What is communication?
Communication is the process of sharing information in a simplistic form that is from the sender to the receiver and getting feedback.
Why do we communicate?
We communicate to;
- Enhance relationships within the workplace.
- Improve productivity in the workplace and thus guest satisfaction.
- To get things done right.
The main aspect of communication:
- The Sender/Communicator of information – the sender may be an individual who is speaking. The sender is the source.
- The Content/Message. It must be capable of being understood and interpreted by the sender and audience.
- The Medium/Channel. Communicated through the five senses e.g. seen (printed), heard (audio), seen and heard (television), touched, smelled and tested.
Forms of communication:
- Body language.
- Signs language.
Constructive communication builds up:
- Employee morale.
- Positive relationships between people.
- Triggers conflict.
- Breeds dissension and divides teams.
- Results to resistance and sometimes to rebellion.
- Creates amenities.
Barriers to effective communication:
- Allowing others to interrupt.
- Talking too much.
- Blaming others.
- Poor listening/speaking/writing habits.
- Too busy to communicate well.
- Personality differences e.g. attitude, picking the wrong time, place and method.
- Work destructions.
- Personality differences e.g. attitude.
- Lack of interest in the message.
- Being distracted by someone.
- A disorganized and confusing message.
- Poor listening skills.
- Emotions e.g. anger, fear, tension.
- Knowing what the message will be and turn out.
- Must be timely.
- Applicable to the situation.
Biases affecting communication:
- First impression – making an immediate judgment when we meet someone.
- Stereotype – forming opinions about certain groups.
- Just like me – like those who behave and think just as we do.
- Halo or pick fork effect – liking/disliking someone because of one reason.
- Contrast effect – when we compare individuals with others and rank them as per our perceptions.
- Leniency/severity effect – judging someone positively or negatively.
Non-verbal communication/body language:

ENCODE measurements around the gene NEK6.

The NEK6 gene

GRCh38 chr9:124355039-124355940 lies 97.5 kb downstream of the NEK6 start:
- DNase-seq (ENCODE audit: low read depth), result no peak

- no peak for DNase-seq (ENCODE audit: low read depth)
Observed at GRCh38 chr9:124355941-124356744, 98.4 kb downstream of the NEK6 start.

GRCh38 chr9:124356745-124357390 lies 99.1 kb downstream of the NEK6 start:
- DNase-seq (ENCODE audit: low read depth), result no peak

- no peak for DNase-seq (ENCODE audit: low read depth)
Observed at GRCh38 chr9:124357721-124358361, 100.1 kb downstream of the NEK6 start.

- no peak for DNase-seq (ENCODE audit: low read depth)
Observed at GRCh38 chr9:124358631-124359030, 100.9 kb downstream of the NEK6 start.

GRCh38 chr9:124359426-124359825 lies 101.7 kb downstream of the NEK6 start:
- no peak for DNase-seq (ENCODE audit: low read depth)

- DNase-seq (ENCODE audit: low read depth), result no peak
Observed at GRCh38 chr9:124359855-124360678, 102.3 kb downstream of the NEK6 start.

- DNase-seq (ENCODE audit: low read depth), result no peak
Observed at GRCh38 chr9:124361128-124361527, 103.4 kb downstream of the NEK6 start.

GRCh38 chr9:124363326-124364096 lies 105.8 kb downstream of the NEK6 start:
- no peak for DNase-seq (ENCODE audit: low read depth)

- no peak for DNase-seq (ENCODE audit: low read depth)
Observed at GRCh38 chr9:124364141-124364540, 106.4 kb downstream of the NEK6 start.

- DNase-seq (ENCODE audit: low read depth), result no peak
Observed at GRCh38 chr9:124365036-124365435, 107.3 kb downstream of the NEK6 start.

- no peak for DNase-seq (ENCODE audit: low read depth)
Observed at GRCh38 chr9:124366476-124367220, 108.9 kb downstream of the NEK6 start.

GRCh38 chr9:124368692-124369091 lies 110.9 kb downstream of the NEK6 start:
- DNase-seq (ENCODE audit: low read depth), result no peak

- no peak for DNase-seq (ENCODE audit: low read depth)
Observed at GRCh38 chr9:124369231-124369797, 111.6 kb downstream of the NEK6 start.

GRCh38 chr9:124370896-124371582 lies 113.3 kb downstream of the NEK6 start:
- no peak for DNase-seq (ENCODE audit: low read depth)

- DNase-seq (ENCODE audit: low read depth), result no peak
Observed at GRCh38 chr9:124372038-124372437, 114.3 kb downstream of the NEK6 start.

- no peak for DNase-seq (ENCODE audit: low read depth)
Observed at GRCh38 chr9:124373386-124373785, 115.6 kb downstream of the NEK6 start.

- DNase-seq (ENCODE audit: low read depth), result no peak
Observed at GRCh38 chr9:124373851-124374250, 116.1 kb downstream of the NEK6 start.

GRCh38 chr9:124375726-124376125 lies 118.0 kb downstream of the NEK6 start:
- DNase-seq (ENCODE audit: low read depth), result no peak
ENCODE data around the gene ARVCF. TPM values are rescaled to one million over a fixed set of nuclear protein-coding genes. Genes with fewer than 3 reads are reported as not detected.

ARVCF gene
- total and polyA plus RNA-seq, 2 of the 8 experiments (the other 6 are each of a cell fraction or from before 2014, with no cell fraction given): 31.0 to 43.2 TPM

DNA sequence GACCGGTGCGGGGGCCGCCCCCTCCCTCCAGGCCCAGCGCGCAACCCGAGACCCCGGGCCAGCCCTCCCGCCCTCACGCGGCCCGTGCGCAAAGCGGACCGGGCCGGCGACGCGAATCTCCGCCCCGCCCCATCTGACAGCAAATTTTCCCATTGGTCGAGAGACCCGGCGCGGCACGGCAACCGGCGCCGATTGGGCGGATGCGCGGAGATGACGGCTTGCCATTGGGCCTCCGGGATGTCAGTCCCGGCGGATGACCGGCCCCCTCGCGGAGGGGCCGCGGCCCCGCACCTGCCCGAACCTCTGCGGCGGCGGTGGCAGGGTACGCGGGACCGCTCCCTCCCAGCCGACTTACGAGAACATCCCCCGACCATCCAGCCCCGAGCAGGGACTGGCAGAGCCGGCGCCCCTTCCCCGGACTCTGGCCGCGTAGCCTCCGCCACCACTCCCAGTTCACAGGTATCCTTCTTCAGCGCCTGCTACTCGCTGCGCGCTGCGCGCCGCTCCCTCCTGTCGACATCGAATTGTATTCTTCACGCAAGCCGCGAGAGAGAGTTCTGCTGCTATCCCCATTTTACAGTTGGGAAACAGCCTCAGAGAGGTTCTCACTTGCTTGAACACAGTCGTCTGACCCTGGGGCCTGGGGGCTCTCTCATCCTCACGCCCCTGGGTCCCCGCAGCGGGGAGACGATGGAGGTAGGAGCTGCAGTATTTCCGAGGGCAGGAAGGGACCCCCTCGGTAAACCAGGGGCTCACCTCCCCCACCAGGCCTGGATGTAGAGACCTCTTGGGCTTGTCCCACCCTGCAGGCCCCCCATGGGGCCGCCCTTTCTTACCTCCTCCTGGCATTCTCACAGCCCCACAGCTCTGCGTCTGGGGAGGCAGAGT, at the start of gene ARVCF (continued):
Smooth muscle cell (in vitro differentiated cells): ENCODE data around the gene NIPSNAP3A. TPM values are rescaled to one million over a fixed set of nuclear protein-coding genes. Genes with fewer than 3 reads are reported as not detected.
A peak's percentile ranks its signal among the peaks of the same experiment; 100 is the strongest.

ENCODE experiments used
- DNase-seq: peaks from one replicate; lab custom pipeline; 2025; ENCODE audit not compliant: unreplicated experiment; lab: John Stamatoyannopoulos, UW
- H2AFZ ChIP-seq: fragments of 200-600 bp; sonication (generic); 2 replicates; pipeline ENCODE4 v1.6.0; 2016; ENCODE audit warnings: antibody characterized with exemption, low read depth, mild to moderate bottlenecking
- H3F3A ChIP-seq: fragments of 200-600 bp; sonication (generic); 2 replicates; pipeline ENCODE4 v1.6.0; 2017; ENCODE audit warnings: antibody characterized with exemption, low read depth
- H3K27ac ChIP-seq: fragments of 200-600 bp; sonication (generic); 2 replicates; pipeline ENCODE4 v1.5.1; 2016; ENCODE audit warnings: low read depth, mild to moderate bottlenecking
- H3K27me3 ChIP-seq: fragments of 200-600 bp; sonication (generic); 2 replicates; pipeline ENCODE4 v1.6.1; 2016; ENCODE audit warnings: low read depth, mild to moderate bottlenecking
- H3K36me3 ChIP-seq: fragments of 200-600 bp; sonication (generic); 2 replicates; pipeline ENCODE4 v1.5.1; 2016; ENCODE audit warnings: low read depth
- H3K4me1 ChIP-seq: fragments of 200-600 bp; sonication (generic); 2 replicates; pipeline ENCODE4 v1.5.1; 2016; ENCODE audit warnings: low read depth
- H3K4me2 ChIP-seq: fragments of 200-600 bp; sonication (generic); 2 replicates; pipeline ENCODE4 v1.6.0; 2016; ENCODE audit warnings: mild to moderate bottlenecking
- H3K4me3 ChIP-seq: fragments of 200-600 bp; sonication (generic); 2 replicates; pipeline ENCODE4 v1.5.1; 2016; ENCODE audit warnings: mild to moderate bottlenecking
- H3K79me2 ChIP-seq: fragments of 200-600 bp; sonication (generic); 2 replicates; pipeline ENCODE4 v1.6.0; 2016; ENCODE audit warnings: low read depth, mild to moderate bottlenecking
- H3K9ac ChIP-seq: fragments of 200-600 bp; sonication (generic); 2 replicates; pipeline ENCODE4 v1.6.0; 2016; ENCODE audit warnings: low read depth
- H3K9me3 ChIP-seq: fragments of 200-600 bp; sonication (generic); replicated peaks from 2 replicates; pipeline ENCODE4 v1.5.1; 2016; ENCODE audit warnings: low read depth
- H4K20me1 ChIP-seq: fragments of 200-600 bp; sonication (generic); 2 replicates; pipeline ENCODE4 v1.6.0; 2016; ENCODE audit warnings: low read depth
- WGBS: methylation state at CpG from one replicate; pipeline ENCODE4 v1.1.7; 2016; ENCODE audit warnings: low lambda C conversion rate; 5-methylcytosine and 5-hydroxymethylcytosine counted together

a) Positive non-verbal communication
- Maintaining direct eye contact – good and friendly.
- Patting on the back-encouraging.
- Smiling –contented, understanding, encouraging.
- Leaning forward – attentive and interested.
- Erect position – self-confident, assertive.
b) Negative non-verbal communication
- Avoiding eye contact – implying coldness and evasive.
- Shaking head – implying avoiding.
- Scratching the head – implying disbelieving.
- Folding arms – implying angry.
- Slouching in the seat – implying bored, relaxed.
- Hunching-over – implying passive, insecure.
- Sitting on the edge of the seat – implying anxious o nervous.
- When the volume is too high, listeners feel you are pushy.
- When fast people may not hear you.
- When too low, you may seem shy, nervous or unassertive.
b) Vary your Speech:
- Depending on listener’s speech, and mood e.g. if one speaks softly because of confidentiality, you do the same
- Because communication is a two-way listening is important.
- Listen carefully and make meaningful eye contact.
- Give appropriate feedback.
- Should not be interrupted.
- Eliminate external destruction paraphrase when appropriate.
- When the speaker has finished confirm what they said.
“A Person Who Won’t Listen Won’t Learn Anything”
Tips when leaving messages:
- State most important part of your message.
- Keep the message as short as possible.
- Be clear about what you want your receiver to know.
- Speak slowly and clearly – give your name and telephone number.
- If the person doesn’t know you, spell out your name and give the name of company and department.
- State the time you are likely to be available if your call has to be returned.
Therefore, in the hospitality industry, communication plays a key role in relaying information from between two parties. it could be customer/staff or staff/staff relationships.
Categories: Hospitality Brand Standard